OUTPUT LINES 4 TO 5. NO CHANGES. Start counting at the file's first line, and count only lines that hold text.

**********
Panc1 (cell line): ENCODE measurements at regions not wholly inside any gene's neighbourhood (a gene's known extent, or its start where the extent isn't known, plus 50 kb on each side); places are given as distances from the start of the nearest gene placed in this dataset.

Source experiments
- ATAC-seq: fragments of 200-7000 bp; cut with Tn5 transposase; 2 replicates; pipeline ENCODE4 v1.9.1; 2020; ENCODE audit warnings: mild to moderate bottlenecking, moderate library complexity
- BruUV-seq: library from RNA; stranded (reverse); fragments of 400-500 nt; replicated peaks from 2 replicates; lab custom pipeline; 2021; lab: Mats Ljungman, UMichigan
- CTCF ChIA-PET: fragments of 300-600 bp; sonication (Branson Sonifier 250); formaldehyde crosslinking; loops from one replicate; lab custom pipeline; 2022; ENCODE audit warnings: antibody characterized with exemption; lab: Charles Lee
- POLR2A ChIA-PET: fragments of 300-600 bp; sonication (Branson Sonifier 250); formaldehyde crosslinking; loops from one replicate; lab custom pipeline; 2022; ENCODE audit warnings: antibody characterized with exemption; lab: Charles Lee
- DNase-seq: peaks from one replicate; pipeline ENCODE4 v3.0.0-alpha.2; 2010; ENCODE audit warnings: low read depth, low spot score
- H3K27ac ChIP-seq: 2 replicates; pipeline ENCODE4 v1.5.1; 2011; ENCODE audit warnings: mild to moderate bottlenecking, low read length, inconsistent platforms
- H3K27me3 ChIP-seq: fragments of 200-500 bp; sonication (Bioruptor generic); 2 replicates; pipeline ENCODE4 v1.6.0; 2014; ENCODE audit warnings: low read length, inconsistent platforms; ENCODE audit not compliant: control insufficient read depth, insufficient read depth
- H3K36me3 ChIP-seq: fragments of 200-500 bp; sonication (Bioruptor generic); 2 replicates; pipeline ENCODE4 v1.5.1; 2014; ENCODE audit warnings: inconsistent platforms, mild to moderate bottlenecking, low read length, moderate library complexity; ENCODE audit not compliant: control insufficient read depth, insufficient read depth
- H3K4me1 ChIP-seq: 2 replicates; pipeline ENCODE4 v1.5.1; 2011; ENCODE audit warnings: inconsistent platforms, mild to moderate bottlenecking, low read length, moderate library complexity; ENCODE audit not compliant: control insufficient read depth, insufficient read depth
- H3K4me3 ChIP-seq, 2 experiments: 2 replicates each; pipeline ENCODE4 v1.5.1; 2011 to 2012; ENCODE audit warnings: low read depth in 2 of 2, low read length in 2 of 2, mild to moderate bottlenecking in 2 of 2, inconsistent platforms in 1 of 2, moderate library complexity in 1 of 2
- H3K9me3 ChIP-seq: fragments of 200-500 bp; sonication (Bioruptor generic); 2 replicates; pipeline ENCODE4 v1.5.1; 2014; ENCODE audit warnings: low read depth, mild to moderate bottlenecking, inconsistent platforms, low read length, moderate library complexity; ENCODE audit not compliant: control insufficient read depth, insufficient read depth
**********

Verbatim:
- BruUV-seq: library from RNA; stranded (reverse); fragments of 400-500 nt; replicated peaks from 2 replicates; lab custom pipeline; 2021; lab: Mats Ljungman, UMichigan
- CTCF ChIA-PET: fragments of 300-600 bp; sonication (Branson Sonifier 250); formaldehyde crosslinking; loops from one replicate; lab custom pipeline; 2022; ENCODE audit warnings: antibody characterized with exemption; lab: Charles Lee